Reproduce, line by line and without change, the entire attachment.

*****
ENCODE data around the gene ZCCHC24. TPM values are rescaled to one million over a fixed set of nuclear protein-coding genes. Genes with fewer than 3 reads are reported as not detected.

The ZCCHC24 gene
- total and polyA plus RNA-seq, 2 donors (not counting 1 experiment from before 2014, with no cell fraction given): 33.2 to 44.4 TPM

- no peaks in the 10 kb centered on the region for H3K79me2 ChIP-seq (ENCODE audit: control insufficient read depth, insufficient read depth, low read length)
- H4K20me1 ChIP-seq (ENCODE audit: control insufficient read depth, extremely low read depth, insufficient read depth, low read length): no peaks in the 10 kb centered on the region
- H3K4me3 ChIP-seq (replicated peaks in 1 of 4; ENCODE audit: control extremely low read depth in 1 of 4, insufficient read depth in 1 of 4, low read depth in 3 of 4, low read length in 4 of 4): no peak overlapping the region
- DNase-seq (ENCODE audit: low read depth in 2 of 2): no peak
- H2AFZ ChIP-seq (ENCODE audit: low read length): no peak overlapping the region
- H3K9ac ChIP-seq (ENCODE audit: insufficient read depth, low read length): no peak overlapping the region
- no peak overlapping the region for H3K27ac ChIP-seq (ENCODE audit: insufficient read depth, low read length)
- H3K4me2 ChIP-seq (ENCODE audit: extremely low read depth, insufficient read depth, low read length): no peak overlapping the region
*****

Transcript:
ENCODE data around the gene ZCCHC24. TPM values are rescaled to one million over a fixed set of nuclear protein-coding genes. Genes with fewer than 3 reads are reported as not detected.

The ZCCHC24 gene
- total and polyA plus RNA-seq, 2 donors (not counting 1 experiment from before 2014, with no cell fraction given): 33.2 to 44.4 TPM

- no peaks in the 10 kb centered on the region for H3K79me2 ChIP-seq (ENCODE audit: control insufficient read depth, insufficient read depth, low read length)
- H4K20me1 ChIP-seq (ENCODE audit: control insufficient read depth, extremely low read depth, insufficient read depth, low read length): no peaks in the 10 kb centered on the region
- H3K4me3 ChIP-seq (replicated peaks in 1 of 4; ENCODE audit: control extremely low read depth in 1 of 4, insufficient read depth in 1 of 4, low read depth in 3 of 4, low read length in 4 of 4): no peak overlapping the region
- DNase-seq (ENCODE audit: low read depth in 2 of 2): no peak
- H2AFZ ChIP-seq (ENCODE audit: low read length): no peak overlapping the region
- H3K9ac ChIP-seq (ENCODE audit: insufficient read depth, low read length): no peak overlapping the region
- no peak overlapping the region for H3K27ac ChIP-seq (ENCODE audit: insufficient read depth, low read length)
- H3K4me2 ChIP-seq (ENCODE audit: extremely low read depth, insufficient read depth, low read length): no peak overlapping the region